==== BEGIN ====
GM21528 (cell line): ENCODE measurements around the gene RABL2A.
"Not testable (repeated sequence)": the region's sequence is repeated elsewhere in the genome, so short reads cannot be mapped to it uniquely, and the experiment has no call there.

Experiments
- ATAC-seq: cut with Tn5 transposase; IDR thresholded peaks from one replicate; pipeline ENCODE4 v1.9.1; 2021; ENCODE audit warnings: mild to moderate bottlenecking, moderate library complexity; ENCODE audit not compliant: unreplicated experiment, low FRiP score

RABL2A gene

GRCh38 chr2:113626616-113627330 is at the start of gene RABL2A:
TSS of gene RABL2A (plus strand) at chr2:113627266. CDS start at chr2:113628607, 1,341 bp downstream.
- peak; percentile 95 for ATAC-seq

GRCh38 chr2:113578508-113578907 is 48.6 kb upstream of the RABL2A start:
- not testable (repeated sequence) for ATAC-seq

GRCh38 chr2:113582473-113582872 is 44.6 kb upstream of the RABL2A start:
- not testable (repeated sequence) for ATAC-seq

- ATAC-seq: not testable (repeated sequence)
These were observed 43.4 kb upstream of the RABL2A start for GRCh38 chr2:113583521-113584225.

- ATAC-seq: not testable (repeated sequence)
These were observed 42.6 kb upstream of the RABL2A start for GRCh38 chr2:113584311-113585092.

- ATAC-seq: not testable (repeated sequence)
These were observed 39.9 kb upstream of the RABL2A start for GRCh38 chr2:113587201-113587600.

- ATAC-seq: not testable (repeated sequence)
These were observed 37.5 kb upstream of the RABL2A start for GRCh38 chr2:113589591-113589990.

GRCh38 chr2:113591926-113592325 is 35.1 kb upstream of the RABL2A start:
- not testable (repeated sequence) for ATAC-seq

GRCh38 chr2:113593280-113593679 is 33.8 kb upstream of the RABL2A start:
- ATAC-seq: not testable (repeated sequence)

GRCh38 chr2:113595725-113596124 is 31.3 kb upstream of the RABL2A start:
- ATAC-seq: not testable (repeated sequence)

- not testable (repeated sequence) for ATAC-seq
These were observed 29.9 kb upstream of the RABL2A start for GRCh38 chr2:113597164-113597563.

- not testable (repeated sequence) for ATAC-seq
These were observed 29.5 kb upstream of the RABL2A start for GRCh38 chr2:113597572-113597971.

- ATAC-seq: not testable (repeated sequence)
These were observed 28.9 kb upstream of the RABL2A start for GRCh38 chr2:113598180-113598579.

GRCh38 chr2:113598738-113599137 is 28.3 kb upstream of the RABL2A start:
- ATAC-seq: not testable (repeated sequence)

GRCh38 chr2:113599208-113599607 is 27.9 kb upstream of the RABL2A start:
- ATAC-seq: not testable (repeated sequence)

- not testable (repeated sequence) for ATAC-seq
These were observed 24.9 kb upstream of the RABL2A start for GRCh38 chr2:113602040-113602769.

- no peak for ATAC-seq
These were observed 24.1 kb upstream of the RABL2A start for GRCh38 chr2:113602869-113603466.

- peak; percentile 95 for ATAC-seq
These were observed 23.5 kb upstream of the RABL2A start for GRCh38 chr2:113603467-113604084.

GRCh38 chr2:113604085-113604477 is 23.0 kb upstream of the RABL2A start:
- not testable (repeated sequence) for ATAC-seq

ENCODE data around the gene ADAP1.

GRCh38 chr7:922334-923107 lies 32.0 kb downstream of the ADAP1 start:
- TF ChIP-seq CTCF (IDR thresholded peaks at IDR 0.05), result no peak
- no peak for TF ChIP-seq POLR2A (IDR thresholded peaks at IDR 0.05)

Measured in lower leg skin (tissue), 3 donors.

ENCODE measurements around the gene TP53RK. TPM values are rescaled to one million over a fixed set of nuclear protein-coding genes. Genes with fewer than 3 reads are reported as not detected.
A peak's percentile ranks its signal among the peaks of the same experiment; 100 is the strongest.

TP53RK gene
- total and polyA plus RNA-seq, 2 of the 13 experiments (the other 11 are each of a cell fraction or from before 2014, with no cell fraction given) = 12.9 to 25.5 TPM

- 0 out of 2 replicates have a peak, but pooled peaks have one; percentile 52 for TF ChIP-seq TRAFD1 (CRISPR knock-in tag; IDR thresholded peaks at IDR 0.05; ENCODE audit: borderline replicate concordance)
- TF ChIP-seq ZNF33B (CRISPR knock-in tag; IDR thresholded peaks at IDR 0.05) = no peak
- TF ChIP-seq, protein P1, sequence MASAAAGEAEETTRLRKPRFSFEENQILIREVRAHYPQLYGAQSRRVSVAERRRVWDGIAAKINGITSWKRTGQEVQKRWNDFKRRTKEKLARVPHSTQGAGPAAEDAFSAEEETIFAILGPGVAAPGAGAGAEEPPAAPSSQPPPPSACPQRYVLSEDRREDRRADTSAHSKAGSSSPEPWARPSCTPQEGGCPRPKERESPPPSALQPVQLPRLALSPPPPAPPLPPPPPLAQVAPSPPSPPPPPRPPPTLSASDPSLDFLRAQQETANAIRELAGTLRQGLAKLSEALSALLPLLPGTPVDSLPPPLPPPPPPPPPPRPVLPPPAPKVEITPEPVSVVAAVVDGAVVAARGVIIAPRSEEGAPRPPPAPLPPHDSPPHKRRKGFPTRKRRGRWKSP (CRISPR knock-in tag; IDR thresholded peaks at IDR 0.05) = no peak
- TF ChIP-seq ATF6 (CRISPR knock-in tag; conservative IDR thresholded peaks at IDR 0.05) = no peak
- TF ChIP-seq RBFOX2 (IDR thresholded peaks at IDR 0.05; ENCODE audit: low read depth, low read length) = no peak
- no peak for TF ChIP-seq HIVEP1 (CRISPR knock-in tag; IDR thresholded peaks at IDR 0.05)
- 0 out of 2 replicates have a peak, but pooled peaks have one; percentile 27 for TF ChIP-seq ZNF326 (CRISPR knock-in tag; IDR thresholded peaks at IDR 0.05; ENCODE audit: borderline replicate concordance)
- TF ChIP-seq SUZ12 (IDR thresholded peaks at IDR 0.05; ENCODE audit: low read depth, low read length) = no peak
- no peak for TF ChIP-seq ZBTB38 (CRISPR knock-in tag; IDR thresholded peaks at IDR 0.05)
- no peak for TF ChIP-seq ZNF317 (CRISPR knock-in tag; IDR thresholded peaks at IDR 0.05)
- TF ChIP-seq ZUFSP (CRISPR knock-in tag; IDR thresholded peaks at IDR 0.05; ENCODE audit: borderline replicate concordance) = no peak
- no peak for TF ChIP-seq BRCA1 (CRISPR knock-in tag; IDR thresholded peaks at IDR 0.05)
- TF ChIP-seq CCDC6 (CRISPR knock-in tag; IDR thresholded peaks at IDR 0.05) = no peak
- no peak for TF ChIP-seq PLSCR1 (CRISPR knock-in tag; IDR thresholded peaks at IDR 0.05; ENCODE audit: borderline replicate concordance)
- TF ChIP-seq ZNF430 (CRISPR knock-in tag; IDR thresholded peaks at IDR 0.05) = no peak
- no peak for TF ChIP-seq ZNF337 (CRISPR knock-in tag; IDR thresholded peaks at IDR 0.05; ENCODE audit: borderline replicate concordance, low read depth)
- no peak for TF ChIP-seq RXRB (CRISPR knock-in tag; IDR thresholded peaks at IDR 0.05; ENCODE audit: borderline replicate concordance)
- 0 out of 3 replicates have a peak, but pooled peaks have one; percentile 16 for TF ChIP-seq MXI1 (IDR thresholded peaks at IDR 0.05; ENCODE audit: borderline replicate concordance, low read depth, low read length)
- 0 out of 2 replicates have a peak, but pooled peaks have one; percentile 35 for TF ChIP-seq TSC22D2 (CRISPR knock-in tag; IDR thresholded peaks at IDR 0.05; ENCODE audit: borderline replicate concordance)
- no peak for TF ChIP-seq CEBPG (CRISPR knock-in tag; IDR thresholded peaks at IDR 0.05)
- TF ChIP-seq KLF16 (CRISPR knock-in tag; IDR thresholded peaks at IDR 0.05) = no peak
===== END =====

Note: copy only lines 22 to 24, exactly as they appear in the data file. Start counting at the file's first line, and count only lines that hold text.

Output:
- not testable (repeated sequence) for ATAC-seq

GRCh38 chr2:113593280-113593679 is 33.8 kb upstream of the RABL2A start:
- ATAC-seq: not testable (repeated sequence)